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Two real-world tests of quantum memories bring a quantum internet closer to reality

In a demonstration of technology needed for a quantum internet, researchers in China generated entanglement between three quantum memories in the city of Hefei (illustrated).

Experiments in cities show how to spread quantum entanglement through a network

In the quest to build a quantum internet, scientists are putting their memories to the test. Quantum memories, that is.

Quantum memories are devices that store fragile information in the realm of the very small. They’re an essential component for scientists’ vision of quantum networks that could allow new types of communication, from ultra-secure messaging to linking up far-flung quantum computers (SN: 6/28/23). Such memories would help scientists establish quantum connections, or entanglement, throughout a network (SN: 2/12/20).

Now, two teams of scientists have entangled quantum memories in networks nestled into cities, where the hustle and bustle of urban life can pose challenges to quantum communications.

“These two impressive studies are pushing out of the lab and into real-world implementations,” says physicist Benjamin Sussman of the University of Ottawa, who was not involved with the research. “These are not just toy systems, but are really the first steps toward what future networks will look like.”

In a network of two quantum memories connected by a telecommunications fiber link that traversed a 35-kilometer loop through Boston and Cambridge, Mass., scientists maintained entanglement for about a second, physicist Can Knaut and colleagues report in the May 16 Nature. “That doesn’t sound like a lot for us, but in the domain of quantum, where … everything is more fleeting, one second is actually a really long time,” says Knaut, of Harvard University.

A map of Boston and Cambridge shows two nodes, labeled A and B, located near one another on the Harvard campus. A line that traverses the map indicates a telecommuniations link that connects the two memories.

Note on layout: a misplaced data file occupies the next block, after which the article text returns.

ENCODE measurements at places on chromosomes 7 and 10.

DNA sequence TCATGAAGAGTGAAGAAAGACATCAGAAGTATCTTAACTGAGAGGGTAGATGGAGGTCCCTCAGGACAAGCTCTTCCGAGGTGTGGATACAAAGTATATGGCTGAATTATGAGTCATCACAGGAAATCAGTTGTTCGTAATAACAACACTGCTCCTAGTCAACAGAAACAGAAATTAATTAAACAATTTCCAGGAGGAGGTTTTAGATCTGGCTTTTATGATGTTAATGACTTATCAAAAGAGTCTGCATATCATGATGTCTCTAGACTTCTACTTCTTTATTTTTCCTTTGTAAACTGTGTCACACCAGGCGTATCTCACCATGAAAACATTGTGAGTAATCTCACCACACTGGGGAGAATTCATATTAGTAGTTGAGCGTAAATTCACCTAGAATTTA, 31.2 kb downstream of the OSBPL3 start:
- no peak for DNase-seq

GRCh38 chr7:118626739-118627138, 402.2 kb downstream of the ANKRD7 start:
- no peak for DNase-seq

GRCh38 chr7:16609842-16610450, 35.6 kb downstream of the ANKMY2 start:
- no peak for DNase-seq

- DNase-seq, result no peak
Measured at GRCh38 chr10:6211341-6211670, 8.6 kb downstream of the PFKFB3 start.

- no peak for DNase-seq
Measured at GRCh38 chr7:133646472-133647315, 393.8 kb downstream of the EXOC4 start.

In labs on the Harvard campus, researchers entangled two quantum memories (node A and node B) by sending photons on a 35-kilometer trek through Boston and Cambridge, Mass., via telecommunications fiber (teal) linking the two memories.CAN KNAUT VIA OPENSTREETMAP

The researchers used quantum memories built from a tiny hunk of diamond in which two of the diamond’s normal carbon atoms are replaced by one atom of silicon. That substitution creates a defect that serves as a quantum bit, or qubit. In fact, the defect serves as two qubits — one that’s short-lived, and another long-lived qubit that acts as the memory. Scientists prodded the short-lived qubit with a photon, or particle of light. The researchers used that qubit as a go-between in order to entangle the long-lived qubit with the photon. Then the scientists sent the photon through the fiber and repeated the process to entangle the long-lived qubits in each memory.

Meanwhile, in Hefei, China, entanglement was achieved in a network with three quantum memories separated by fiber links of about 20 kilometers, researchers report in the same issue of Nature.

This team’s quantum memory was based on a large ensemble of rubidium atoms about 1 millimeter in diameter. When hit with a laser, the ensemble of atoms can emit a photon. Rather than shuttling the photon directly to another quantum memory, the photon was sent to a centrally located station, where it was measured along with a photon sent from another memory. That generated entanglement between the two distant parts of the network.

A map of the city of Hefei shows the location of a server at the center, surrounded by three nodes labeled Alice, Bob and Charlie. Lines connect each node to the central server, indicating telecommunications links.
To demonstrate quantum entanglement in a network in Hefei, China, scientists sent photons from quantum memories at three locations (nicknamed Alice, Bob and Charlie) through telecommunications fiber (purple) to a server (center).JIAN-LONG LIU

Meeting up in the middle meant the photons didn’t have to travel all the way to the other side of the network, an added bonus. “This scheme is rather efficient, but its experimental realization is rather challenging,” says experimental physicist Xiao-Hui Bao of the University of Science & Technology of China in Hefei. The technique required the team to find methods to correct for changes in the length of the fibers due to temperature shifts and other effects that could cause problems. This painstaking effort is called phase stabilization. “This is the main technology advance we made in this paper,” Bao says.

In contrast, the Boston network had no central station and didn’t require phase stabilization. But both teams achieved what’s called “heralded” entanglement. That means that a signal is sent to confirm that the entanglement was established, which demands that the entanglement persists long enough for information to make its way across the network. That confirmation is important for using such networks for practical applications, says physicist Wolfgang Tittel, who was not involved with either study.

“If you compare … how these two different groups have achieved [heralded entanglement], you see that there are more differences than similarities, and I find that great,” says Tittel, of the University of Geneva. “There are different approaches which are all still very, very promising.”


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